Gen Z’s Passion for Skincare Falls Short on Sun Protection, AAD Study Finds


In a recent American Academy of Dermatology survey, it was revealed that 52% of Gen Z adults ages 18 to 26 are unaware of key sunburn risks, such as increased skin cancer risk and premature aging.

Gen Z is "obsessed" with skincare, according to Seattle-based board-certified dermatologist Heather D. Rogers, MD, FAAD. In an American Academy of Dermatology (AAD) press release she shared their enthusiasm and avid use, however, it’s this generation that is most at risk for skin cancer due to increasing rates of tanning and burning.

In a recent AAD survey, it was revealed that 52% of Gen Z adults ages 18 to 26 are unaware of key sunburn risks, such as increased skin cancer risk and premature aging.

While over 50% of Americans earned an "A" or "B" in sun protection knowledge, data found 32% of Gen Z adults receive a failing grade of "D" or "F.”

Despite Gen Z's enthusiasm for skincare, sunscreen hasn't been embraced with the same passion.

“We’ve seen tremendous advancement in sunscreen options over the past 10 years that can and should be easily incorporated into a routine,” Rogers said in the release. “However, we are not seeing its use at the level we would expect considering the evidence showing regular use of sunscreen slows the aging process and decreases risk of skin cancer.”

In the survey of over 1,000 U.S. adults, concerning trends on sun protection habits among Gen Z were revealed.

For example, 25% of Gen Z adults already report skin damage from sun exposure.

Approximately 37% of Gen Z adults also use sunscreen only when reminded by others, compared to 27% of the general population.

Additionally, 28% of Gen Z respondents prioritize getting a tan over preventing skin cancer, with 70% reporting tanned or darker skin in 2023.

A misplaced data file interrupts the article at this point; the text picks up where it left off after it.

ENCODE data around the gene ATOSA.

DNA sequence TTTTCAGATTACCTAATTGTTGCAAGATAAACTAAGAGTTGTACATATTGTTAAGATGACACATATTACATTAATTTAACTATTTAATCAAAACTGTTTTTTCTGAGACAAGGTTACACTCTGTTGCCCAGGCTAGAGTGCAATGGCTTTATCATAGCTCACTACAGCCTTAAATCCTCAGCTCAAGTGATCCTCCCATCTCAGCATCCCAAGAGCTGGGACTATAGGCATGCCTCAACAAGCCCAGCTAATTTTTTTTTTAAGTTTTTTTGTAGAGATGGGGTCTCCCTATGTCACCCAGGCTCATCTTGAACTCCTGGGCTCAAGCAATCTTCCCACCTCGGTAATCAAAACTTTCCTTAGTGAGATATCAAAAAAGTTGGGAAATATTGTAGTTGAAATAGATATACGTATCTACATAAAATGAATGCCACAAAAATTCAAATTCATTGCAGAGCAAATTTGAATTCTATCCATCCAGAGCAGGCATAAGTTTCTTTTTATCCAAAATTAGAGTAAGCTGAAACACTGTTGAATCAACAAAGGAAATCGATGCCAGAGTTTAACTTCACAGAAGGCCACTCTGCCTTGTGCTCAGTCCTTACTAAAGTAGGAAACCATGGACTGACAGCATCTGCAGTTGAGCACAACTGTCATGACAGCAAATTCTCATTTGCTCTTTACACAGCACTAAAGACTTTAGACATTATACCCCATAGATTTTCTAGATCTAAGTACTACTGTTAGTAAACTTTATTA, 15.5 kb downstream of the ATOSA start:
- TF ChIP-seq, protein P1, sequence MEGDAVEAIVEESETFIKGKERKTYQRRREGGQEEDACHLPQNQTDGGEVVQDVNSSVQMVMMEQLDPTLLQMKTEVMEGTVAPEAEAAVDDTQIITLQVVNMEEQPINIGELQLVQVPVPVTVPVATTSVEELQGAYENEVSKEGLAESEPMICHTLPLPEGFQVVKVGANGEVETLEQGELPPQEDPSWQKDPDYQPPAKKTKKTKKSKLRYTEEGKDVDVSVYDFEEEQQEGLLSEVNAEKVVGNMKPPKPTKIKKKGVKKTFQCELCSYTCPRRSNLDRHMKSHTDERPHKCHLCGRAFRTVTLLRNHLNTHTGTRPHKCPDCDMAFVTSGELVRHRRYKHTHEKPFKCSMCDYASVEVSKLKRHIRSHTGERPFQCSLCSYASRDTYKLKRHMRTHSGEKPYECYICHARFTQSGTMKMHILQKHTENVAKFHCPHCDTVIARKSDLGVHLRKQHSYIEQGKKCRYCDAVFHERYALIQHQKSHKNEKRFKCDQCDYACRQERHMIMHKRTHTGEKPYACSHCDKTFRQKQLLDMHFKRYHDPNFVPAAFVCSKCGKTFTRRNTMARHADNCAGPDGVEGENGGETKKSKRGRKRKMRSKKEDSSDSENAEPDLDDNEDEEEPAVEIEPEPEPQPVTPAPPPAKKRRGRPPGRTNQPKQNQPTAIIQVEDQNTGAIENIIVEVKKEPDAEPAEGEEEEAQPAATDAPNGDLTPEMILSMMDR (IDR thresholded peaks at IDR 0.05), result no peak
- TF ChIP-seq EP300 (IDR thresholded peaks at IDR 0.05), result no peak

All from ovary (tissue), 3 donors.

It’s known that outdoor UV exposure and indoor tanning cause sun burn and skin damage, which accelerates skin aging and increasing the risk of skin cancers, including melanoma, the deadliest type.

To prevent these risks, the FDA recommends these safety measures:

  • Limit sun exposure, especially between 10 a.m. and 2 p.m., when UV rays are most intense.
  • Wear protective clothing, such as long-sleeved shirts, pants, sunglasses, and broad-brimmed hats.
  • Regularly use broad-spectrum sunscreens with SPF 15 or higher.
  • Reapply sunscreen every two hours, and more frequently if sweating or swimming.

Many people are unaware of sun safety measures, making it easy to believe myths about sunscreen.

Kendall Egan, MD, a dermatologist from Las Vegas, debunks some of those sunscreen myths.

In an article by Medical Daily, she shared insight on the myth that sunscreen isn’t necessary on cloudy days. According to Egan, sunscreen is needed on cloudy days as UV radiation isn't fully blocked by clouds.

She also disagreed with the myth that people with dark skin tones don’t need sunscreen to protect against UV exposure and prevent skin cancer.

"People with darker skin can get skin cancer,” she responded.

Another misconception about sunscreen includes makeup that contains SPF.

Dustin Portela, DO, a board-certified dermatologist at Treasure Valley Dermatology and Skin Cancer Center, addressed the concern if makeup with SPF provides enough protection from the sun with beauty and wellness magazine, Byrdie.

Portela said it does not.

"Theoretically makeup with an SPF should provide adequate protection, but we know that sunscreen ratings are achieved based on a standard (and quite heavy) application of 2mg/cm2 of sunscreen standardize the rating system," he told the publication.

It was then explained that one would need over 6 to 7 times the required amount of traditional sunscreen when entirely relying on just makeup for your sun protection.

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